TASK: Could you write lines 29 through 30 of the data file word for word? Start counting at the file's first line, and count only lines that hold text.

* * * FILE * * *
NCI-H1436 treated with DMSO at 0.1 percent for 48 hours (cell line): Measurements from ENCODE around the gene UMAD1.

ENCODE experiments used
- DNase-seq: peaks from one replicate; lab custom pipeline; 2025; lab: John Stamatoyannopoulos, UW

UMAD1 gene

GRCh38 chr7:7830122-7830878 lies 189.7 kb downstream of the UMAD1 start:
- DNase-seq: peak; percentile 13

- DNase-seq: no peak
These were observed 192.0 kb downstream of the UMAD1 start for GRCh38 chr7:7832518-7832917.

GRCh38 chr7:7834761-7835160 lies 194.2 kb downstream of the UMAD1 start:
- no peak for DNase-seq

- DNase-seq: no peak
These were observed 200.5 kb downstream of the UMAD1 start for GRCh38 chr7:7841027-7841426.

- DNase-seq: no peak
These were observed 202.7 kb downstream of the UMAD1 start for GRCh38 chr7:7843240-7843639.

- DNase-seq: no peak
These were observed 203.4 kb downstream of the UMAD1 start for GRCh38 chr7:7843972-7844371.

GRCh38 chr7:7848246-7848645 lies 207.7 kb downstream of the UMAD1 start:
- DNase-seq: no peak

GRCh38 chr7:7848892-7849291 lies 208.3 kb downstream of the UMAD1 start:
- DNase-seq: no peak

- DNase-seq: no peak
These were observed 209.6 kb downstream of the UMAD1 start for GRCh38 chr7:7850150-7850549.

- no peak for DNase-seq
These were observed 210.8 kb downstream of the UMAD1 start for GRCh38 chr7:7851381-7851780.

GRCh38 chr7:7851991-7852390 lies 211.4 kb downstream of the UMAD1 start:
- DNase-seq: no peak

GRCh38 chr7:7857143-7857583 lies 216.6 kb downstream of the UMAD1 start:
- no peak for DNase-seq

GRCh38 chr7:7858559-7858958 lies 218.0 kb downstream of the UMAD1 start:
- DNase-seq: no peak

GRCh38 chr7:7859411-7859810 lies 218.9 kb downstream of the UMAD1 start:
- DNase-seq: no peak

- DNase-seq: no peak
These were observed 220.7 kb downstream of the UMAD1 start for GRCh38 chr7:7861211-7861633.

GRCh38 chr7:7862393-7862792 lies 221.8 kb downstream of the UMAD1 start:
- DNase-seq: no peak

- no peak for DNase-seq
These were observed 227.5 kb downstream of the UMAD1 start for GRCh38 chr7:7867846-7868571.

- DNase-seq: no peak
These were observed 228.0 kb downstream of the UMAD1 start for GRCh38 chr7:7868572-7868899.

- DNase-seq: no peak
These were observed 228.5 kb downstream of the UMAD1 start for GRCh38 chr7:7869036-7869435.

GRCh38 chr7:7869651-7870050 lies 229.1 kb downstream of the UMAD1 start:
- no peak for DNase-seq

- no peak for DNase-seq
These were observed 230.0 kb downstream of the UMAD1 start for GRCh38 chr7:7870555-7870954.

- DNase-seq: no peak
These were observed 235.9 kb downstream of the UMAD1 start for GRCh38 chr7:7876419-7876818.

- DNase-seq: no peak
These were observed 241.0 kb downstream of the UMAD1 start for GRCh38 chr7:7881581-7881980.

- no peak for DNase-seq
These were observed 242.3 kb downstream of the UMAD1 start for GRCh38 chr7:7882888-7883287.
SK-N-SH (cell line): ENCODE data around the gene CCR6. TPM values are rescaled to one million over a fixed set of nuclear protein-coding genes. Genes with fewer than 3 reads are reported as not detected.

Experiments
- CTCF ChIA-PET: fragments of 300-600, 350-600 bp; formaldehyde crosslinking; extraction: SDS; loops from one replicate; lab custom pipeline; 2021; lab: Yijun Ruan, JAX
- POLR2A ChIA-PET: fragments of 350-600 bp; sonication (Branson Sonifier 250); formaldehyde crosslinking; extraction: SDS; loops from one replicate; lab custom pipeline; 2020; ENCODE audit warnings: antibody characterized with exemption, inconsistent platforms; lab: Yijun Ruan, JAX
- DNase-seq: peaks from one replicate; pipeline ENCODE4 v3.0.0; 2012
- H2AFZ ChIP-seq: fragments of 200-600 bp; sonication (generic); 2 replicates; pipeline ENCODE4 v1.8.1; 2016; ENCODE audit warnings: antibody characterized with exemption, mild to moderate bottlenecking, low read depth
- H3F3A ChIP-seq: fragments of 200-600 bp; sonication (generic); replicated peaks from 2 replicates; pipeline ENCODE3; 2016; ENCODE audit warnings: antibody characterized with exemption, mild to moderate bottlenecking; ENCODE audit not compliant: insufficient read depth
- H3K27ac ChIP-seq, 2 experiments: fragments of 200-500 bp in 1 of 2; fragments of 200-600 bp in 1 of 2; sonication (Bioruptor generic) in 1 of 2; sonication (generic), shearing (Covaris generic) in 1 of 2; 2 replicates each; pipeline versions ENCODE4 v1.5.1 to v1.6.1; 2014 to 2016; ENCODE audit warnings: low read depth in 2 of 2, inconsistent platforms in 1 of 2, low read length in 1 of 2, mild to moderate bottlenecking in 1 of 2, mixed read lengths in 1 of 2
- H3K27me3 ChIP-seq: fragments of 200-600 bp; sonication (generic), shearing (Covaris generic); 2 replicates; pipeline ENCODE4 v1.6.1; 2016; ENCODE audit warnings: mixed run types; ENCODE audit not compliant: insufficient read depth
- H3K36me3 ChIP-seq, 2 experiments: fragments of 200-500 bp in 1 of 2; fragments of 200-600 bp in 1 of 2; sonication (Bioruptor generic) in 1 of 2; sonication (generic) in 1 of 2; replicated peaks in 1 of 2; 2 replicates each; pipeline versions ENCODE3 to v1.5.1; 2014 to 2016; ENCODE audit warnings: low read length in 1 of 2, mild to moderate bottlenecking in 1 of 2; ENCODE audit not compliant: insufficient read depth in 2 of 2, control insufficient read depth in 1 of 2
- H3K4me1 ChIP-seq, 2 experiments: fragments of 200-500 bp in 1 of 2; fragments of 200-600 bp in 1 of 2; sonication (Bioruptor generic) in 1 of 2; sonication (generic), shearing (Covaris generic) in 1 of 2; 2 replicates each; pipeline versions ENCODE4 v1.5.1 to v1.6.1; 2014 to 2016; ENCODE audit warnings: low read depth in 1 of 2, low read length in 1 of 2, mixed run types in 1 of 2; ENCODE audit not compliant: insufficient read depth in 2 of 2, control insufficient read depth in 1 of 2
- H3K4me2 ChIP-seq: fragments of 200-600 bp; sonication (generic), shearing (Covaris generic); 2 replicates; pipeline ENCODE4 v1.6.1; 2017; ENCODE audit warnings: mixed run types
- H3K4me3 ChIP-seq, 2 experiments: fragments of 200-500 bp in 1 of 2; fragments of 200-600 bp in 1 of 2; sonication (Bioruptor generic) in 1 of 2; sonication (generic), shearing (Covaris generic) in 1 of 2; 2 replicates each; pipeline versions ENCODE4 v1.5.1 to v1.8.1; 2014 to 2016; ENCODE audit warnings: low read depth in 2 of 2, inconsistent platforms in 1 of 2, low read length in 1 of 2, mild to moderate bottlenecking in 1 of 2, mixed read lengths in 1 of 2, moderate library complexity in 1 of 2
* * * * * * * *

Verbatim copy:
GRCh38 chr7:7858559-7858958 lies 218.0 kb downstream of the UMAD1 start:
- DNase-seq: no peak